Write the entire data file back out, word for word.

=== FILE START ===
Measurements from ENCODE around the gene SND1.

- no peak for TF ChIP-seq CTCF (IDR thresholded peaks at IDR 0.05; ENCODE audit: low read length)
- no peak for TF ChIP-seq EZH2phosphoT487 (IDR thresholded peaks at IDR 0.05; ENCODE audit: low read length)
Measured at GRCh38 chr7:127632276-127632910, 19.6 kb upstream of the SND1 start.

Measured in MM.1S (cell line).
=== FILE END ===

Measurements from ENCODE around the gene SND1.

- no peak for TF ChIP-seq CTCF (IDR thresholded peaks at IDR 0.05; ENCODE audit: low read length)
- no peak for TF ChIP-seq EZH2phosphoT487 (IDR thresholded peaks at IDR 0.05; ENCODE audit: low read length)
Measured at GRCh38 chr7:127632276-127632910, 19.6 kb upstream of the SND1 start.

Measured in MM.1S (cell line).